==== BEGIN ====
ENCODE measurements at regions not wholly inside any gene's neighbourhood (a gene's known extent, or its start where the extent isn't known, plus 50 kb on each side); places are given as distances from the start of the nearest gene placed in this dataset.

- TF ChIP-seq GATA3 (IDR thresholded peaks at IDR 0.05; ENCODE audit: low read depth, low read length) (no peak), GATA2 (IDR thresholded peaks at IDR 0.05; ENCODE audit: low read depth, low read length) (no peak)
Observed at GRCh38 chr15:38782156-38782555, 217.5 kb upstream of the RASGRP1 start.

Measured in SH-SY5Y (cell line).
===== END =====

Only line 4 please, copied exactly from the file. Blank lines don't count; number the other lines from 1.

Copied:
Measured in SH-SY5Y (cell line).